Olmert ‘curious’ about missing $150,000

Former PM revises claim he was unaware secretary Zaken listened to his calls.

Olmert at trial (photo credit: Dudi Vaknin)
Olmert at trial
(photo credit: Dudi Vaknin)
Former prime minister Ehud Olmert said in court on Thursday that he didn’t know what happened to $150,000 that his former lawyer, Uri Messer, said he transferred to Olmert’s assistant Shula Zaken.
Olmert was asked about the missing funds during his 13th day on the witness stand at the Jerusalem District Court, where he is standing trial on a string of corruption charges. Olmert was questioned by Zaken’s defense lawyer to try to elucidate to the court the involvement in the affair of Zaken, who is also facing charges.
In his testimony before the court in May, Messer claimed that in 2006, shortly after Olmert took up the post of prime minister, he had decided to get rid of the remainder of the money he was keeping in trusteeship for Olmert, and handed it over in cash to Zaken. Olmert said he did not know what happened to the money, and that Zaken had made no note of the transfer.
Zaken herself denied ever receiving money from Messer.
The judges asked Olmert about the fate of the missing money – to which Olmert answered that it was a question he had wondered about but never had the chance to pursue as he was busy with other things at the time.
“It is a matter that I am curious about to this day,” said Olmert, but explained that he couldn’t follow up on it because he had been unable to talk with either Messer or Zaken since the beginning of the investigation.
Olmert said of Zaken that she was a strong, opinionated woman whose loyalty he never had reason to doubt.
Olmert denied ever asking Zaken to meet with American businessman Moshe Talansky in order to receive money, and repeated his blanket denial from earlier testimony that he ever received illicit funds from Talansky.
In later testimony, Olmert revised his original statement to the police that he was unaware Zaken had listened in to his phone conversations.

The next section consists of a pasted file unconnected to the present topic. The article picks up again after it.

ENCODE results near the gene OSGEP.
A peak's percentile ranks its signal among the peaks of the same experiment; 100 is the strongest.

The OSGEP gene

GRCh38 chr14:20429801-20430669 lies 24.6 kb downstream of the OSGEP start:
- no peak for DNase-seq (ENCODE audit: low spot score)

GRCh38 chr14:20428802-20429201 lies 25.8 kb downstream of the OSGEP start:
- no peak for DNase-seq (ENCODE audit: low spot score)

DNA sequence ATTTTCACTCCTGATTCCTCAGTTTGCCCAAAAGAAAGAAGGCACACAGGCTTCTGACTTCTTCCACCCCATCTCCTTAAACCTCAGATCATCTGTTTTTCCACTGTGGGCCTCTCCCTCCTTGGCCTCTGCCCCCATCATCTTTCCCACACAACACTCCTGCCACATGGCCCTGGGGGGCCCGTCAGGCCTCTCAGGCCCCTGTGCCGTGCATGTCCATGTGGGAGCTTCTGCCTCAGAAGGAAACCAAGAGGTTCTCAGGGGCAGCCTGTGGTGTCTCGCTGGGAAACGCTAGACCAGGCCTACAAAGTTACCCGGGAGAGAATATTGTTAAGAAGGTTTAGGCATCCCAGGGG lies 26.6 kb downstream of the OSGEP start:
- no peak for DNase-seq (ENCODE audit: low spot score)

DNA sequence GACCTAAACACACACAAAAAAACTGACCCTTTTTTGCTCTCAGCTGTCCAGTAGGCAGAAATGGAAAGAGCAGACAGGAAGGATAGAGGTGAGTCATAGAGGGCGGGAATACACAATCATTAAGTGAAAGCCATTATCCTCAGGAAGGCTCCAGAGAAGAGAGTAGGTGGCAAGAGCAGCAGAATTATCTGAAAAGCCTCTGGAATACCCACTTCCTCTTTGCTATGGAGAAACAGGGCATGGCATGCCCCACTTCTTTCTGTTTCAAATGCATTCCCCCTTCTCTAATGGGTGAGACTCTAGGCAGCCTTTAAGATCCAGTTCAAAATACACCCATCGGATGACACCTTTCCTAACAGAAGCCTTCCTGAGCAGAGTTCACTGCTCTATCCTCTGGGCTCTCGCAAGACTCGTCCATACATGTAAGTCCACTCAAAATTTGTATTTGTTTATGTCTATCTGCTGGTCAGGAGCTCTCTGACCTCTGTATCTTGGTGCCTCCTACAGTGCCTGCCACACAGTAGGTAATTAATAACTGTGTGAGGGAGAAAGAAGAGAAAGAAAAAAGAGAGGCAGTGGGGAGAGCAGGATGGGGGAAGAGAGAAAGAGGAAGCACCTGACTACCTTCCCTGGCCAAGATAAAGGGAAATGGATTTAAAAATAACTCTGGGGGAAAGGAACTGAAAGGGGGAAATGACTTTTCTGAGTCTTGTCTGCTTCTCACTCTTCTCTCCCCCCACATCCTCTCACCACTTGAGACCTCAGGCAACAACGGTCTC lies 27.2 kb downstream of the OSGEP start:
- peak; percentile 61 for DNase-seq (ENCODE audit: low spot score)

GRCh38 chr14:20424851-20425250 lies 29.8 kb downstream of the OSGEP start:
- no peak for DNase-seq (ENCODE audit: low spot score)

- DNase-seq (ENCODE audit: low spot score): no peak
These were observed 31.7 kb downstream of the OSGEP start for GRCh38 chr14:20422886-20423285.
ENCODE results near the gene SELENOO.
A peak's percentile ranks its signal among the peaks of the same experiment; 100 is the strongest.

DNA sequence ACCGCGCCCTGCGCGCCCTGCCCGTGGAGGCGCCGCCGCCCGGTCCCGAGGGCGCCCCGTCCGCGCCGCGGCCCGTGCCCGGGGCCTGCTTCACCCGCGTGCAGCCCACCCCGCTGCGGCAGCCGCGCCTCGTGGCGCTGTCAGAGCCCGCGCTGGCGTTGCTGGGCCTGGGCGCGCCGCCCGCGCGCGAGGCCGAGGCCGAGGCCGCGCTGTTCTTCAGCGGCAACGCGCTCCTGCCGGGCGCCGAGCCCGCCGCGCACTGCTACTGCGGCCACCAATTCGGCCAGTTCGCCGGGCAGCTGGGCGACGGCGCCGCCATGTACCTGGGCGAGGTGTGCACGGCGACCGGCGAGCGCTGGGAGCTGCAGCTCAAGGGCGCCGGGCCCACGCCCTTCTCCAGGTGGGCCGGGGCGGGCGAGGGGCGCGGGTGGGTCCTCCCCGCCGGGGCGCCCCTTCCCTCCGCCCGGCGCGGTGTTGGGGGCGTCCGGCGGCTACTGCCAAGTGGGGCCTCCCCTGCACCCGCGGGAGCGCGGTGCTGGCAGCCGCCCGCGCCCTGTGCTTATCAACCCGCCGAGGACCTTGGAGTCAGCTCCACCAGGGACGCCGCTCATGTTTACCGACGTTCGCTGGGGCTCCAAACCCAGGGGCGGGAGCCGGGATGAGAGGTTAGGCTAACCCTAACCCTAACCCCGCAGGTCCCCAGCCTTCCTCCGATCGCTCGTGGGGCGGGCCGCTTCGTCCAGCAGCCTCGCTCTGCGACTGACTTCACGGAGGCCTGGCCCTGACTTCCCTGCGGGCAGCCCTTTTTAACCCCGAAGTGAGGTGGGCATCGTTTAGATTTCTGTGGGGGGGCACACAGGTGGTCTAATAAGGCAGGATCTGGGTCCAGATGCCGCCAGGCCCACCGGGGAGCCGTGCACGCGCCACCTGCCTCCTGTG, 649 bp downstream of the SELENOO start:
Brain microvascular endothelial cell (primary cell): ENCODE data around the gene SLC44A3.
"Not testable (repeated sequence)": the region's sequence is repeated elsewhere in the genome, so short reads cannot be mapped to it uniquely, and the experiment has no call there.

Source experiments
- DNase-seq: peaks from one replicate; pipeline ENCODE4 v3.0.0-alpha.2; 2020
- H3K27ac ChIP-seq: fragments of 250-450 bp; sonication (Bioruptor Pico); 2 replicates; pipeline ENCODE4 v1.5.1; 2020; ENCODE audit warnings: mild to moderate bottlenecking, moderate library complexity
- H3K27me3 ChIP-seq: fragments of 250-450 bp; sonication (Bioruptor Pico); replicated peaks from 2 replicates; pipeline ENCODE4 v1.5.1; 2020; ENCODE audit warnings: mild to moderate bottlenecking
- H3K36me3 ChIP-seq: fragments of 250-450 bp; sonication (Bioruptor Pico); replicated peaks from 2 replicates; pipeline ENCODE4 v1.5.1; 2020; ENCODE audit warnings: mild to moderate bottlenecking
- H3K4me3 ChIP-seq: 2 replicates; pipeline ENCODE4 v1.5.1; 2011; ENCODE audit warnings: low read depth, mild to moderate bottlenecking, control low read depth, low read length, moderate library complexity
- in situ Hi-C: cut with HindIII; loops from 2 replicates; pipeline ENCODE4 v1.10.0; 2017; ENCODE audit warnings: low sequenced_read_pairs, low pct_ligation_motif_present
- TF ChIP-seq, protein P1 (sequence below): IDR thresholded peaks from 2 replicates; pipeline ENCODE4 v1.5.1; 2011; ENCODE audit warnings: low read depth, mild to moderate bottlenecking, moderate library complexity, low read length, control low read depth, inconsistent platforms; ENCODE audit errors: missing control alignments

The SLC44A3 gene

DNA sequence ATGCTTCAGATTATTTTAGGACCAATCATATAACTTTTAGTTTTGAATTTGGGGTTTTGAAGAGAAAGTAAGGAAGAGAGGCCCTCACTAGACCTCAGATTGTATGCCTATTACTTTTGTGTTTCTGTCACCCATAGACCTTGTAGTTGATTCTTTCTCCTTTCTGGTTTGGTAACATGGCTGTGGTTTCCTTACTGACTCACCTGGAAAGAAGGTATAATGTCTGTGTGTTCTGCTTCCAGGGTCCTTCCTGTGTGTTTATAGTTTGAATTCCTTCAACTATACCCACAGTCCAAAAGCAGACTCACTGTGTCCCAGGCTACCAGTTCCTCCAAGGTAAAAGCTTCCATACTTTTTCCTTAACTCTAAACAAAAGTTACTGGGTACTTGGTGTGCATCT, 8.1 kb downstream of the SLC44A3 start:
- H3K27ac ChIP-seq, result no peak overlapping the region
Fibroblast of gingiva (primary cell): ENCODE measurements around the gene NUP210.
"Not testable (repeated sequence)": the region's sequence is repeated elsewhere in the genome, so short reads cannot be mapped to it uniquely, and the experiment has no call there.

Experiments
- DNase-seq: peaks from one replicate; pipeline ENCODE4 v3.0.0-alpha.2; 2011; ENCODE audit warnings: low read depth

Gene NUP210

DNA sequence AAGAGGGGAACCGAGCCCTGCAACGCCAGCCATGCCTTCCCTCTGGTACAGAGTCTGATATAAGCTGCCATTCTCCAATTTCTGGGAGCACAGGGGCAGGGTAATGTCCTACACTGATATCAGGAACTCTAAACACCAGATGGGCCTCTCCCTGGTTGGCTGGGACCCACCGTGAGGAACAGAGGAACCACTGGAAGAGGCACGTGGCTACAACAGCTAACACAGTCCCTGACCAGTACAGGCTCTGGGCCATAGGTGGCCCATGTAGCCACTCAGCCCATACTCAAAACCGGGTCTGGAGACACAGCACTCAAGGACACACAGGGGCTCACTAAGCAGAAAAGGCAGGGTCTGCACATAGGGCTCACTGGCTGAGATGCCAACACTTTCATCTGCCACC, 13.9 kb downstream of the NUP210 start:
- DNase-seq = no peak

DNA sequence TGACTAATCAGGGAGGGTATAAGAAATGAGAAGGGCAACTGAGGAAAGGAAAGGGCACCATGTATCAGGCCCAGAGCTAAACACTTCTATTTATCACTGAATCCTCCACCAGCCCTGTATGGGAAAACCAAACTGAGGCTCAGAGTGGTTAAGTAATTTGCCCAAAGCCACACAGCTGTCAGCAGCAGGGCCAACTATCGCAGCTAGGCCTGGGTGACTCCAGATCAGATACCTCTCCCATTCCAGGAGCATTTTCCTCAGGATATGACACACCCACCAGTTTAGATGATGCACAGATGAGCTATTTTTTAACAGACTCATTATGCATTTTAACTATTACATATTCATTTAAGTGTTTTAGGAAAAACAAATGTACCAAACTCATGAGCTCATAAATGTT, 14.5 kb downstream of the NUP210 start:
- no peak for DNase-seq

Olmert said his mental state at the time was such that he was in a “resistant” state of mind and had said things that were untrue.
Olmert said he was in fact aware that Zaken would listen in on his phone conversations, and that it was a common practice at the office.
Zaken was charged in 2009 for having illegally eavesdropped on Olmert’s phone conversations for her own benefit.
Up until now, Olmert has been giving his primary testimony, guided by his defense team; but starting Monday, he will begin the cross-examination stage of his trial, during which state attorney Uri Korb is expected to grill him extensively over his alleged offenses.
The former prime minister has been charged for involvement in three main corruption affairs. In the first case, dubbed the Rishon Tours affair, Olmert is accused of double-billing philanthropic organizations for his travel expenses and using the excess funds to sponsor flight tickets for his family and upgrades for himself.
Olmert is also accused of having received hundreds of thousands of dollars, in cash, from US businessman Moshe Talansky in what has been dubbed “the cash envelopes affair.” According to the indictment, Talansky gave Olmert the money as a personal loan, and Olmert allegedly stashed it away without reporting it to the tax authority.
Olmert also faces allegations of wrongdoing in the running of the Ministry of Trade Industry and Labor’s Investment Center. He stands accused by the State Attorney’s Office of favoring business clients of his friend and former partner Uri Messer, who applied to the Investment Center for state grants and other benefits.